And yet, the decision to participate in Dry January can be overshadowed by diet-focused motives and language. alcohol change uk describes the initiative as “a rest and a total reset for the body and mind”. This word “reset” appears in almost every article I read about Dry January (see here, hereY here), despite the fact that it is medically impossible for your body to restore itself to a natural state of well-being, which I assume is the aspiration here.
Usually the word “reset”, along with detox, cleanse, etc. from your friend, it’s a red flag that you’ve stumbled upon a fad diet and should probably run. But when it comes to Dry January (and other sobriety-oriented challenges), this word is allowed to creep back into our consciousness, as Christy Harrison says. GLAMOR, diet culture is a “slippery thing.” If we’re using diet-coded language to describe our attempts at sobriety, who’s to say we’re not legitimizing the culture these words represent?
Also, the benefits of participating in Dry January or any short-term sobriety challenge often skew toward weight loss, which isn’t inherently problematic. Still, it’s worth checking out.
“Did you know that a standard glass of wine can contain as many calories as a piece of chocolate, and a pint of beer has about the same number of calories as a packet of potato chips?” read the opening sentence in an NHS”advice on alcoholic beverages” website. “So if you’re trying to lose weight, you need to think about what you’re drinking and what you’re eating.”
While it is helpful for some people to understand the caloric content of different alcoholic beverages, I wonder if it could lead to a useless combination between food, which we need to consume to survive, and substances like alcohol, which actually not need to survive. This blurred understanding of food and alcohol can lead to disordered eating and drinking problems, as Harrison sometimes sees in his clients:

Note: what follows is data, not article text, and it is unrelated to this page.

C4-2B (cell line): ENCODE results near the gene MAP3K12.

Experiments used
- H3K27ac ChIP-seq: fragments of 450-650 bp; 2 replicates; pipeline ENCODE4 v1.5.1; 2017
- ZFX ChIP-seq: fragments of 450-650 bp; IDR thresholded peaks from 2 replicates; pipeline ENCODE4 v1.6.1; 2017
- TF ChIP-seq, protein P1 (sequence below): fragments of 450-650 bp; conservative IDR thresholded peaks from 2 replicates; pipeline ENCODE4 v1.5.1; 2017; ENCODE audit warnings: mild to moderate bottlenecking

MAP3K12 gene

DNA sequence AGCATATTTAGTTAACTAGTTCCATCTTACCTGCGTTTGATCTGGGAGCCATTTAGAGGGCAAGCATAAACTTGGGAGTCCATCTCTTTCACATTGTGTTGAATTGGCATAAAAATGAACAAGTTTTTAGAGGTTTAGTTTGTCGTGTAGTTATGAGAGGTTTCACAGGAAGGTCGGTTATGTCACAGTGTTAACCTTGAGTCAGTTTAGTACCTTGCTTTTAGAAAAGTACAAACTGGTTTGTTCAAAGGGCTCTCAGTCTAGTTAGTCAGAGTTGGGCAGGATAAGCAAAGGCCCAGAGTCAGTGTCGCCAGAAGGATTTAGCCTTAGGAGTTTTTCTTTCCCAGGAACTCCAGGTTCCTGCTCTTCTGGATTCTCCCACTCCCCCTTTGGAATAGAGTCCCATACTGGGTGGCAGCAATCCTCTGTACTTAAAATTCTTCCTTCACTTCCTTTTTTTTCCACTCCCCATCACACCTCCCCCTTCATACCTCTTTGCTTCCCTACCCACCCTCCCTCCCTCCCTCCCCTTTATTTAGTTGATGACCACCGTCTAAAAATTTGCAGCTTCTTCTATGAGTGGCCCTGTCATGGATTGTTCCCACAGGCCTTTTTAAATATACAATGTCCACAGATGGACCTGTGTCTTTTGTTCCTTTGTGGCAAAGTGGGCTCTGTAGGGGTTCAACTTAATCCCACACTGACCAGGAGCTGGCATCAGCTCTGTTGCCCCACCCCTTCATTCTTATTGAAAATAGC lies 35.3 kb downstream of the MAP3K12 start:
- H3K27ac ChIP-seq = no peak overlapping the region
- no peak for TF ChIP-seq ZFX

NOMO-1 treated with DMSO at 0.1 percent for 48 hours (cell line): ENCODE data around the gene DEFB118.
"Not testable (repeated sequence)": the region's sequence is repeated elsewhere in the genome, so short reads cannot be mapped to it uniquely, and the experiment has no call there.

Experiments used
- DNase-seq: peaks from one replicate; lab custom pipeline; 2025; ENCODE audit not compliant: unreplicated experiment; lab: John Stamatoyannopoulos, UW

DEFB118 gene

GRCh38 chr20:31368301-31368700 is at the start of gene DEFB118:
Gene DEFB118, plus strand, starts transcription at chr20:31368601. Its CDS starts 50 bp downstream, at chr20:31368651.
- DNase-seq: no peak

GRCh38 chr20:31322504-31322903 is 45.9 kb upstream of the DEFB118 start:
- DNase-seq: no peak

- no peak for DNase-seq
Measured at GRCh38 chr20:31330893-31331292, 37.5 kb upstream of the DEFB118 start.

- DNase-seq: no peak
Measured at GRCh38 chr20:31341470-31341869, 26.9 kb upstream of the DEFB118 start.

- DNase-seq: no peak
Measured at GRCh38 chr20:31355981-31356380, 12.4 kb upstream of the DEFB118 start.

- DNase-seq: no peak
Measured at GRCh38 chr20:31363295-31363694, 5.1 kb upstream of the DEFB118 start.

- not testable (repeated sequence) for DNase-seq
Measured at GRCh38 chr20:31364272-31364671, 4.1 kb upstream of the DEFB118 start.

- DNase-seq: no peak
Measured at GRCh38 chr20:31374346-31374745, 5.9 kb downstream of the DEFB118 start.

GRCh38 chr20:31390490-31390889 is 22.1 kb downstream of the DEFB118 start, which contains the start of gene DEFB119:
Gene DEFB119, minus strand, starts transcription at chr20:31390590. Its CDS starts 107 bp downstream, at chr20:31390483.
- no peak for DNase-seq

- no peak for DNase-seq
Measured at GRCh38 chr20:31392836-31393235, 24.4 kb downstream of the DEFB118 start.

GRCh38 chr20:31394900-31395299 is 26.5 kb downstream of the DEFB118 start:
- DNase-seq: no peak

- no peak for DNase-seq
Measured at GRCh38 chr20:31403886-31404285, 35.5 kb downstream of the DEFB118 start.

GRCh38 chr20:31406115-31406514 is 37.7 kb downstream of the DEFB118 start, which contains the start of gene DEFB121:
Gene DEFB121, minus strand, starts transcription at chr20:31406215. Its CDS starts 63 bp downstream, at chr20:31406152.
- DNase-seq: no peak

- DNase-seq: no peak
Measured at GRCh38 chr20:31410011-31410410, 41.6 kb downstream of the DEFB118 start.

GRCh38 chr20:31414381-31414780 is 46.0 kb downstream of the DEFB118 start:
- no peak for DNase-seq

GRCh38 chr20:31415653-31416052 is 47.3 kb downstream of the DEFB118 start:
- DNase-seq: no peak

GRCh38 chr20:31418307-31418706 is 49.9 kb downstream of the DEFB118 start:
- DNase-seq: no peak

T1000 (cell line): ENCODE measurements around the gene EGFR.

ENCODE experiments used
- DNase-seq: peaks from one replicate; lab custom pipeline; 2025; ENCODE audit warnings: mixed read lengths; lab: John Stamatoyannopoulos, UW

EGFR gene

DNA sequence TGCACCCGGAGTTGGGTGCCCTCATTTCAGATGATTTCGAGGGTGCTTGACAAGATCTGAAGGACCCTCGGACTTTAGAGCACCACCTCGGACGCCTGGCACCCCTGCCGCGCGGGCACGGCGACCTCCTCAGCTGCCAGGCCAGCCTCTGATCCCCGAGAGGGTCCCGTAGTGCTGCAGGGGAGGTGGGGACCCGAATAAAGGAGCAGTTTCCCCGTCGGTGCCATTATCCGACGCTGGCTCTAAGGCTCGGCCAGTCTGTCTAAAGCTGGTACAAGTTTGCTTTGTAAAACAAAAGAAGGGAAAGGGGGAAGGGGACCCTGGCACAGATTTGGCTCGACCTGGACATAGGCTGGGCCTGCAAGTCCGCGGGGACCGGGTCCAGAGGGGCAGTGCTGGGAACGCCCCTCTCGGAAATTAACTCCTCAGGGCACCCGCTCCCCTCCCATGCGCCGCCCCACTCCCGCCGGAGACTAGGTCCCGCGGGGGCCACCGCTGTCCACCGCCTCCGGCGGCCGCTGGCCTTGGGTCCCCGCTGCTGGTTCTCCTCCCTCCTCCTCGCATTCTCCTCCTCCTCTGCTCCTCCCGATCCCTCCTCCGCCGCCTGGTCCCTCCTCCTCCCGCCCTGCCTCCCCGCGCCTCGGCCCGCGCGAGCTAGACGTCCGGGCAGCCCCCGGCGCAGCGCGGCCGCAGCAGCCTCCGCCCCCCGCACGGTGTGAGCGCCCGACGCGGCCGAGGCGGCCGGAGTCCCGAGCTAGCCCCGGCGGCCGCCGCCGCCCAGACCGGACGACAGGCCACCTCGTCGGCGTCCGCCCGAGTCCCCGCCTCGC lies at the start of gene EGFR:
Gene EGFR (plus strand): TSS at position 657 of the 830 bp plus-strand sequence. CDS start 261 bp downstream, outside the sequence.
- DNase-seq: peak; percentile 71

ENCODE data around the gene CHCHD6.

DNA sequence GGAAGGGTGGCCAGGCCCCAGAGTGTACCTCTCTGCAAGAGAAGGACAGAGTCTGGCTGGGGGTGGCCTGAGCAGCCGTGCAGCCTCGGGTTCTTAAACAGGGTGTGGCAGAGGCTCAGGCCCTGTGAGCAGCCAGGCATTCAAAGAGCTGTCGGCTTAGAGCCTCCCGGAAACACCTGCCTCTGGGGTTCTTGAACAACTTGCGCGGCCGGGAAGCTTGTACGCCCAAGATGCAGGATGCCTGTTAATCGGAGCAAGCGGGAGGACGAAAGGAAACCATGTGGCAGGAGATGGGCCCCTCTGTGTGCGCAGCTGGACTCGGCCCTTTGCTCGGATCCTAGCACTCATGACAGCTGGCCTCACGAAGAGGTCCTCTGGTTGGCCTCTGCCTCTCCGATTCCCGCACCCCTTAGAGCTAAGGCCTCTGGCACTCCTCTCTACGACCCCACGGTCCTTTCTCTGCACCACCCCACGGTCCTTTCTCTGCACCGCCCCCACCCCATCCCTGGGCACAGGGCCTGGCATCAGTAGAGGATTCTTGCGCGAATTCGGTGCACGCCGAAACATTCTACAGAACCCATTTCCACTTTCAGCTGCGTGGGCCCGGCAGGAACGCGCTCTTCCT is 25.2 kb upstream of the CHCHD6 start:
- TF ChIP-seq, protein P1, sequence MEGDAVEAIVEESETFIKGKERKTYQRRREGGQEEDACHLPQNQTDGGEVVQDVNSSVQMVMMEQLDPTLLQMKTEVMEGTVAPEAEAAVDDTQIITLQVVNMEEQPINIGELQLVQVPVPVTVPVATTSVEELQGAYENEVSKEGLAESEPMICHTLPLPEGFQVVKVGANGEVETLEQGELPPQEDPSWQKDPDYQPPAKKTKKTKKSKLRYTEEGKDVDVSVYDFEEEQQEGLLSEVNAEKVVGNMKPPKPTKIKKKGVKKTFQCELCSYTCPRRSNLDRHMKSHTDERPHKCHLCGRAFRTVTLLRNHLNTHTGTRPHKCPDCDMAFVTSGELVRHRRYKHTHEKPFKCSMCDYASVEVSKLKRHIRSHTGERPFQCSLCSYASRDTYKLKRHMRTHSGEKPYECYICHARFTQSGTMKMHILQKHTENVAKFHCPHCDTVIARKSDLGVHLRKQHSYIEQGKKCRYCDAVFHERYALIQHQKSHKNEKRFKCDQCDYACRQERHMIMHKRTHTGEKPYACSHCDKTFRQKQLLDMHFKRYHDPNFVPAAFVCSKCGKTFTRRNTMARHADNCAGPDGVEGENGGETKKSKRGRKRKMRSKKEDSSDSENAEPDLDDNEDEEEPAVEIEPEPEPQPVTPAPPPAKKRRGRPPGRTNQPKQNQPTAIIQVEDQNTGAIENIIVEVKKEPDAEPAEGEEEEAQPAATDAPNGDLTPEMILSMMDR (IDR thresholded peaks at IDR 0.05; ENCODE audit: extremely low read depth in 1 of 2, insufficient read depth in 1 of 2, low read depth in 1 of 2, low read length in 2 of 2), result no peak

“People will end up ‘drinking their calories’ and will decide to drink wine or any beverage instead of eating […] They will skip meals to try to save their calories for alcohol.”
As Harrison points out, this is rarely tenable: “People’s inhibitions drop as they spend a night drinking, and hunger increases because they don’t actually get their needs met with alcohol.” […] And so, at the end of the night, they end up binge eating because of all those factors and then I’ve seen people say, “Well, I have to stop drinking because it makes me eat. It’s making me break my diet.”
I spoke with Holly Whitaker, bestselling author How to quit smoking like a woman – about the “wellness lens” through which sobriety is often viewed. She notes that Dry January itself gives “people who might not otherwise examine how alcohol appears in their lives the space to do so. It allows them to do this within a community.” Since we still live in a society hell-bent on literally forcing alcohol down our throats, Whitaker also notes that Dry January “creates an excuse” for people to stop drinking without going to any lengths to justify their decision.